Helping a child with difficulties when the parents refuse to recognize the existence of a problem
How can I help a child with language and motor skill delays when the parents refuse to admit that their child has learning difficulties? I have tried several things with him but since I do not have a diagnostic or help since I work in a private daycare, I am exhausted. The child is almost three years old but his reactions resemble those of a one and a half year old. The only thing which helps is the fact that he understands a few instructions. I am tired of being the only one making efforts for this child.
I understand your feeling of helplessness perfectly well. Working with a child who is experiencing learning difficulties, regardless of the level of difficulty, is very trying. This child requires a greater effort and more energy on your behalf. Furthermore, in this case, you are the only one working for this child since you seem to say that the parents refuse to recognize the existence of a problem. One thing is certain, you need help. I will suggest a few strategies you may apply which may, hopefully, make daily life easier.
First of all, it is obvious that this child needs extra help. An evaluation to determine which developmental stage the child is in is required. This will help you conceive activities which will fulfill his stimulation needs. You may use an observation chart to evaluate the child's strengths and weaknesses. Create your own chart or use one of the many charts which are readily available. Once his weaknesses or difficulties have been identified, you can conceive or adapt your activities accordingly. Until the child has met with a professional, such as an occupational therapist or a speech therapist, who is able to identify specific goals for the child, I suggest you stimulate his general development. Furthermore, to make daily life simpler, you may introduce a series of pictograms which correspond to his needs. You could, for example, display illustrations representing the daily routine, the steps involved when getting dressed, brushing his teeth, etc. All the situations which are difficult for the child could be illustrated. He will then be able to refer to them and follow the group more easily. You could also illustrate daycare rules: speak quietly, walk, eat calmly, etc. Illustrations should be positive. For a child experiencing difficulties, negative instructions involving "don't" are very difficult to understand. In general, I think it would be profitable for you to list, in order of priority, the moments or occasions when it is most difficult for the child to follow the group. Thus, you will be able to identify what you must work on first. It is important that you work on a single moment or make a single change at a time.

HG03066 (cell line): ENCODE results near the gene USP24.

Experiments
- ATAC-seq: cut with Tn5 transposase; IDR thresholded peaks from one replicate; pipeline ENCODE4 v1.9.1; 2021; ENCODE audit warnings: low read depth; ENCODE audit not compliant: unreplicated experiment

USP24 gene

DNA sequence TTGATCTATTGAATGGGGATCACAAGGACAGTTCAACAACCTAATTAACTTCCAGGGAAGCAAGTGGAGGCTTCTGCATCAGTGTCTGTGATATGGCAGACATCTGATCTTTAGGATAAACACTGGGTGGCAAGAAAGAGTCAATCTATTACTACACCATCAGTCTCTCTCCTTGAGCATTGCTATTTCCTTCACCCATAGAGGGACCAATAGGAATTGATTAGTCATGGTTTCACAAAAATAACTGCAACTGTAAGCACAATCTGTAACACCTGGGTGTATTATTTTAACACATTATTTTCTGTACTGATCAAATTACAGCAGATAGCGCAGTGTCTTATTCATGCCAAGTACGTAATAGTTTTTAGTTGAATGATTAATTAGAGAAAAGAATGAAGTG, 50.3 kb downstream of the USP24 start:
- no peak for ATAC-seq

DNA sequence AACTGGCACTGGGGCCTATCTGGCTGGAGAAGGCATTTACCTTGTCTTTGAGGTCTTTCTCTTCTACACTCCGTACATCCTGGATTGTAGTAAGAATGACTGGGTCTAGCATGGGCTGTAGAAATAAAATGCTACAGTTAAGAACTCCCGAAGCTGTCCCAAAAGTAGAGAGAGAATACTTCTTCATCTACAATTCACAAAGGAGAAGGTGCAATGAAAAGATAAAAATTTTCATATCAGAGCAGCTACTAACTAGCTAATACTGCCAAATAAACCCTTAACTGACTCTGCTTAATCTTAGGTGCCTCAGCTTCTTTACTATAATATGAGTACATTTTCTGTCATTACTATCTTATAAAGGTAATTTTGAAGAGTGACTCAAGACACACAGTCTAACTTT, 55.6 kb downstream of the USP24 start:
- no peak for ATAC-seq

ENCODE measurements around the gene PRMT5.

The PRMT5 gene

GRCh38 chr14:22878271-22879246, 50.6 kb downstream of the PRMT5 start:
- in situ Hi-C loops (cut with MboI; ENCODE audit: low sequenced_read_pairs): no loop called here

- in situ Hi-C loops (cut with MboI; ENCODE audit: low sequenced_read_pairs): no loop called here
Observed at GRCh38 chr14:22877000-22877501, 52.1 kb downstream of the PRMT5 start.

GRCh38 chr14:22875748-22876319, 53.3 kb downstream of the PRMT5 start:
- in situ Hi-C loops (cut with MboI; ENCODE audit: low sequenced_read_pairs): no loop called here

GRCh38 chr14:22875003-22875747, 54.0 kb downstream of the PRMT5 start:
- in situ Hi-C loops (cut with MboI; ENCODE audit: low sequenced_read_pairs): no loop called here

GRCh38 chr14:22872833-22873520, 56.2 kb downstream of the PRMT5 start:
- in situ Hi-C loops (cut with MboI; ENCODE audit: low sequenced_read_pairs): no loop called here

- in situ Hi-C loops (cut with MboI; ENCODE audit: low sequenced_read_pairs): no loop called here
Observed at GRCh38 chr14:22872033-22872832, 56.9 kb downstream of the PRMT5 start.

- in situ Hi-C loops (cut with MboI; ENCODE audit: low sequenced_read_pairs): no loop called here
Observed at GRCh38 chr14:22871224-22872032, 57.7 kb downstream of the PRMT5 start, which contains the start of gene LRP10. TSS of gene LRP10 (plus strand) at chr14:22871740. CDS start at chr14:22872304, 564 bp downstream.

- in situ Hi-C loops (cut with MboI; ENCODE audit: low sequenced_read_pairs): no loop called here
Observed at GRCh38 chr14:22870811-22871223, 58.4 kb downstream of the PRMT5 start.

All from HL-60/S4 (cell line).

Another important part of your work in this situation is to help parents realize that their child is experiencing difficulties. I have had to approach parents regarding their child's difficulties in the past myself and I know firsthand just how challenging it can be. I suggest you begin with an indirect intervention. You could, for example, provide a flyer or document regarding child development to all parents. This flyer could list elements children should master based on their age. You could possibly include a list of elements which may be considered a cause for worry. I often say that it is much easier for parents to accept something if they come to the conclusion themselves. Following this, you could observe the child and target facts which you may discuss with the parents. You may tell the parents that early intervention is important to overcome their child's difficulties. List the advantages of acting precociously. The child must be prepared for kindergarten. Meeting with a specialist can only help him. The most important thing to keep in mind when approaching parents in this situation is that their rhythm must be respected. Put yourself in their shoes. Accepting that your child is experiencing difficulties is not easy. In this case, the parents are most likely still in denial. Slowly, they should begin to accept the situation and rally together to find a solution. As early childhood educators, we must be patient, but there are limits. If the parents continue to refuse to accept the situation and search for a solution to the problem, resorting to more severe measures may be necessary. This child needs help and soon. You must make sure he is not a victim of educational neglect.
I strongly hope these suggestions will guide you. Your situation is particular and I can easily imagine the daily difficulties it presents. I wish you the best of luck.
Maude Dubé, Special needs teacher
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